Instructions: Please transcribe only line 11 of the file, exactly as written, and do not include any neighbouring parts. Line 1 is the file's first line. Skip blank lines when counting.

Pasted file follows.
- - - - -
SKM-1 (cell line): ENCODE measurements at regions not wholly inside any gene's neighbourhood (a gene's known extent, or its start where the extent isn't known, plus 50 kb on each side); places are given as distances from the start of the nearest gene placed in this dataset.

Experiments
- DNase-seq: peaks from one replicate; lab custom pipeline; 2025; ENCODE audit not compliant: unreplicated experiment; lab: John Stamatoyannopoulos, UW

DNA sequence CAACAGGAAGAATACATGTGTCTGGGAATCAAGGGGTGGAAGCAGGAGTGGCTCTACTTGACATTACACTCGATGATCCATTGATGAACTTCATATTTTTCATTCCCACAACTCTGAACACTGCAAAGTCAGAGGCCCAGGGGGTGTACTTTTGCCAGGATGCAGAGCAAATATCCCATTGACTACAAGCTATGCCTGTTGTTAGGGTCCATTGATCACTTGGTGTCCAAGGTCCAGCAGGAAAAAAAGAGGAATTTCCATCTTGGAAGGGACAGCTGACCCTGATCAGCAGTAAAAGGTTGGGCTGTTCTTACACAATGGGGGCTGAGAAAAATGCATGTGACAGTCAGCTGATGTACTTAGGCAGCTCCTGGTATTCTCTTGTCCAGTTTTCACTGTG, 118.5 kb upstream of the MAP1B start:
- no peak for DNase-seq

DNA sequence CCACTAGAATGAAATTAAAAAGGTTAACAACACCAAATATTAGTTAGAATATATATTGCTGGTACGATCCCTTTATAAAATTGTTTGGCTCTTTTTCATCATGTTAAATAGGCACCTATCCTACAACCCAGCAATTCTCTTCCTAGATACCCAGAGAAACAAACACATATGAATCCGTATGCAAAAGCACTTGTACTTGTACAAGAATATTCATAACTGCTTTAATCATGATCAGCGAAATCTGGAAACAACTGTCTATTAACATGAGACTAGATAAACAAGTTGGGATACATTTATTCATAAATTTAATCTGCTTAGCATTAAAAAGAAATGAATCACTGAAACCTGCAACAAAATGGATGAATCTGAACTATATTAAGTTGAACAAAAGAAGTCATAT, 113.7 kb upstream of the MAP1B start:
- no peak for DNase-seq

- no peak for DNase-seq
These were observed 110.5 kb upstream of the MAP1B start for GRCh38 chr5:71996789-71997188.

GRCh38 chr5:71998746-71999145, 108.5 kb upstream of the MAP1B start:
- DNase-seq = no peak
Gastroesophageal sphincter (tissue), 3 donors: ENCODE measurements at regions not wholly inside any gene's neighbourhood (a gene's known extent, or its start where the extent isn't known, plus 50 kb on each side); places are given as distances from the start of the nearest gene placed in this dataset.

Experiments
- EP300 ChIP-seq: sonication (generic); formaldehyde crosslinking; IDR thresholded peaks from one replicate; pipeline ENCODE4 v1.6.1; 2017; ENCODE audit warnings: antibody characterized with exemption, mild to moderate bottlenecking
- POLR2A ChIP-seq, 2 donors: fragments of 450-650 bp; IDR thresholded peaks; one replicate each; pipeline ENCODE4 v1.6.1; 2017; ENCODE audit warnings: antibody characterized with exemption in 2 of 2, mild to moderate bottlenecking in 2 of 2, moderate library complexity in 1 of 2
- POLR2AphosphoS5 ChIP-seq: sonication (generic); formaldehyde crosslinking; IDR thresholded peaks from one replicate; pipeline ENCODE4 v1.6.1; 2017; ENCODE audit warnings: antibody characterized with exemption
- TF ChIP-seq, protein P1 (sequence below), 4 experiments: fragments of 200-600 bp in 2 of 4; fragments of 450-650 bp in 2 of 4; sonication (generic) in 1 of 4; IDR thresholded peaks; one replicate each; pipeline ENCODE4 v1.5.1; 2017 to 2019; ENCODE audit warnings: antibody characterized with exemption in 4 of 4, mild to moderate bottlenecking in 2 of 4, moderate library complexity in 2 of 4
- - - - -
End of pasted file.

- DNase-seq = no peak